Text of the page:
Before my grandmother married, she worked as a typist in Manhattan, and while she typed, she memorized poems. I know almost nothing else about my grandmother, except that she had a flair for fashion and wore elegant hats. She died while I was a girl, and of the stories that my mother told me about her mother, only the poems and hats remain.
I like to think about my grandmother as a young lady, taking the bus from New Jersey, walking to her building, riding the elevator, removing her typewriter’s cover. She’d arrange the day’s material before her, but she didn’t need to think to type, and besides, the documents were dull. So she opened the slim volume of poetry she kept in her handbag and read a poem, then slid it under the typewriter’s caldera and began memorizing as her fingers flew over the keys, occasionally, I imagine, sliding the book out to check a line when she got stuck.
My grandmother wasn’t attempting to earn a high degree or launch a literary career. Why, then, did she memorize poems? One might as well ask, “Why add beauty to your life?” Think of the dry statistical reports she was typing. Think of superimposing on them the melody of Keats’ “Ode on a Grecian Urn,” in which the poet addresses the “Bold Lover” captured forever on the urn at the moment his lips almost touch the maiden’s: “Never, never canst thou kiss, / Though winning near the goal—yet, do not grieve: / She cannot fade, though thou hast not thy bliss, / For ever wilt thou love, and she be fair!”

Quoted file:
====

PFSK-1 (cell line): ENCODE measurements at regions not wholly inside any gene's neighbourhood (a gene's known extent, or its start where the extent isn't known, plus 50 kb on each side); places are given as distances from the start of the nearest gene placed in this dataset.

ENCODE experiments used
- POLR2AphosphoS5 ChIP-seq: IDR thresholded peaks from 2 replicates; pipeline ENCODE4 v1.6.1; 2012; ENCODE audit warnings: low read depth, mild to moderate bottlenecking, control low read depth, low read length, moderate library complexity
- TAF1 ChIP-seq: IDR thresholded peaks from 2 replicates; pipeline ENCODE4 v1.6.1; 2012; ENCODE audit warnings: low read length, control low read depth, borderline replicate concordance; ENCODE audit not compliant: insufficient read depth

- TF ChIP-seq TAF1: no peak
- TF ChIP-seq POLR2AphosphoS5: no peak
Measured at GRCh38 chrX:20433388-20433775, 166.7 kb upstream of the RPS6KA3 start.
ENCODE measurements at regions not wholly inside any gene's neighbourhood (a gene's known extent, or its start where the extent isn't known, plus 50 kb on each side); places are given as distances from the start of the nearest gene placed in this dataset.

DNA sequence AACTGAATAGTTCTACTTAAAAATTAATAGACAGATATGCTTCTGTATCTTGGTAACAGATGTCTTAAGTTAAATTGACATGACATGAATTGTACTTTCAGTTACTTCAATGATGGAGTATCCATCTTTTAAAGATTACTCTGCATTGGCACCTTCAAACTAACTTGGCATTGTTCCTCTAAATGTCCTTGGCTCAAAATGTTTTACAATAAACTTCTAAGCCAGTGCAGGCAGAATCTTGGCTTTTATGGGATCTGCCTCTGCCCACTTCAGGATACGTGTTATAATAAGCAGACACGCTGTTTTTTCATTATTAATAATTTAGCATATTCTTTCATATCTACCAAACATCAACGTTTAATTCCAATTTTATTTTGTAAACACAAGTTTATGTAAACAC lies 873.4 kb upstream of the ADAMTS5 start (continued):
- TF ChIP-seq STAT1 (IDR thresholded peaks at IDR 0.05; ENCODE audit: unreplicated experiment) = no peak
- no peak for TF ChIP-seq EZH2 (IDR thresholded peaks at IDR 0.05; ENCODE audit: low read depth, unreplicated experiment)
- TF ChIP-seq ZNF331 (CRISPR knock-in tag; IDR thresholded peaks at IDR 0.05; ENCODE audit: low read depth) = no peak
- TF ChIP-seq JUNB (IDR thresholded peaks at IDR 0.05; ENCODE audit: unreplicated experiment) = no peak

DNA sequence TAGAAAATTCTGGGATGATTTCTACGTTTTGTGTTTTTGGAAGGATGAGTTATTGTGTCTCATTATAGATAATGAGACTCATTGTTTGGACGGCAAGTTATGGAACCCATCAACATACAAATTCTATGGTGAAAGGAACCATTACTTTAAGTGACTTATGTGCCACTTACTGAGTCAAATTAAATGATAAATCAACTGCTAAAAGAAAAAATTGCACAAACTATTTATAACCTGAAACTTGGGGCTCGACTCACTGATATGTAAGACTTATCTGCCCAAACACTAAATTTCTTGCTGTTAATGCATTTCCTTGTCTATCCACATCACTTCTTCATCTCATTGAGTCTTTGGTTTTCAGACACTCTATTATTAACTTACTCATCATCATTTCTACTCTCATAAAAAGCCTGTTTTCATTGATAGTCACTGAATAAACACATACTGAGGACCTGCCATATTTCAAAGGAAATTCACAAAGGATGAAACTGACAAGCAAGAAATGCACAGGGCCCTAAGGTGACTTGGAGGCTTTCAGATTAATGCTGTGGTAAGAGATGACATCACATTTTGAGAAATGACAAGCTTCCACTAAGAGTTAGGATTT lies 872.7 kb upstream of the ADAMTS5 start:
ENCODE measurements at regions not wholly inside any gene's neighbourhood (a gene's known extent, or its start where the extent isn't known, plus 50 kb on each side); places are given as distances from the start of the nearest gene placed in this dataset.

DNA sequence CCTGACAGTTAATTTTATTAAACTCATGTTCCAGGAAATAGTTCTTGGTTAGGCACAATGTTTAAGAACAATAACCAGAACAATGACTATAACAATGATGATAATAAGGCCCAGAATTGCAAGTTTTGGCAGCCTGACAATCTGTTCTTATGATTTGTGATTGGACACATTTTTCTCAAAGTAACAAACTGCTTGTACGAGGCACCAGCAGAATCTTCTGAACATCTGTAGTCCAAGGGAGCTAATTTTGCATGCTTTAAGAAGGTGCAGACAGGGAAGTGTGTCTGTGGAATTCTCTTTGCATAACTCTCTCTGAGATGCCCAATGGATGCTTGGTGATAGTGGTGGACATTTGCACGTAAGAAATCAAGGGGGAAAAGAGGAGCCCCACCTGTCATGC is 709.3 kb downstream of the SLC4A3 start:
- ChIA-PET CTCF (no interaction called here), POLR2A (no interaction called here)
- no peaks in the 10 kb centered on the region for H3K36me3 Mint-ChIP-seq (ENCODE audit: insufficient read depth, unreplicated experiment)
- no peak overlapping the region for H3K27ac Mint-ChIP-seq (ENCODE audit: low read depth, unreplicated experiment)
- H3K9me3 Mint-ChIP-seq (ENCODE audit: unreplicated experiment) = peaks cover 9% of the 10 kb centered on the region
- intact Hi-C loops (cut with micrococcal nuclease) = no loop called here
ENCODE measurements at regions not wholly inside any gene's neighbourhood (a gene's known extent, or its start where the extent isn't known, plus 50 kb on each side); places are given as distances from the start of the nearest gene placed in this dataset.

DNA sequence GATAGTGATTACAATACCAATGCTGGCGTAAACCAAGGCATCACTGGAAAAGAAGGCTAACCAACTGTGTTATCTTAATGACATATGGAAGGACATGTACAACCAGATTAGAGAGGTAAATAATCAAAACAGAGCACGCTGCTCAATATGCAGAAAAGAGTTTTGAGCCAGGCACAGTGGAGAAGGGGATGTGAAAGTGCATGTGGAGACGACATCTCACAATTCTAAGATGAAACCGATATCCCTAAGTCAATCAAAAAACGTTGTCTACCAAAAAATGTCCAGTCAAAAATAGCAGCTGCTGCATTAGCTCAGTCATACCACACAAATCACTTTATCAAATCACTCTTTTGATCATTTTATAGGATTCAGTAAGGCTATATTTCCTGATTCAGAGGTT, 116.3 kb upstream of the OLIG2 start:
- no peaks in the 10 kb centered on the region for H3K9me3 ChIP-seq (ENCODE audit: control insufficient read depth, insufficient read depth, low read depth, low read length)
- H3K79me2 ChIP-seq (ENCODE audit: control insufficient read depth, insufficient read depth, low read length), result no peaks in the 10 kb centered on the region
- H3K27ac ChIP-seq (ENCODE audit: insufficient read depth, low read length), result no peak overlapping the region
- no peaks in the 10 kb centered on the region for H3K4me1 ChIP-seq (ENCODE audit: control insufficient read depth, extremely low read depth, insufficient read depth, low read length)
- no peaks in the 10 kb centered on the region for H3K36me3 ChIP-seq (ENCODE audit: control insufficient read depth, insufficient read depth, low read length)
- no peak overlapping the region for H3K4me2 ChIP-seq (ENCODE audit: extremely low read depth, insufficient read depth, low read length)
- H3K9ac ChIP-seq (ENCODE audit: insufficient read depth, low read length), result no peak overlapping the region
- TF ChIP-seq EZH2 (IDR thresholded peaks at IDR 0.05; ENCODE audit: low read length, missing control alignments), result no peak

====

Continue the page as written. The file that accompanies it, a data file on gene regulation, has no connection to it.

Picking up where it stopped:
All day long, we absorb language from the world around us. Through the hard work of slowing down enough to read and absorb poetry, we can counterbalance the noise we have no choice but to receive. We each have a language store, and when we memorize poetry, we’re expanding it, building new shelves and stocking them with quality merchandise. When we don’t, our shallow shelves are still being stocked, but with the shoddy stuff of popular culture. Plop, plop. Fizz. Fizz.
I don’t know exactly which poems my grandmother memorized in Manhattan, but I’d be willing to bet that I’ve memorized a few of the same, here where I live in Mississippi. And while I can’t ask her what the joys of memorizing poetry were for her, I like to think I’ve experienced the same joys, and because of this I feel I’ve come to know her. Despite the secretarial pool’s clatter of typewriters and tobacco smoke rising toward the ceiling, she took part in the creation of something beautiful. She carried this beauty with her. Years and miles and years away, I picture her walking from the office after a long day, the volume of poetry tucked in her handbag. Are her fingers tired from typing? Perhaps, but you wouldn’t know it from the way she swings her handbag like a beacon in the night.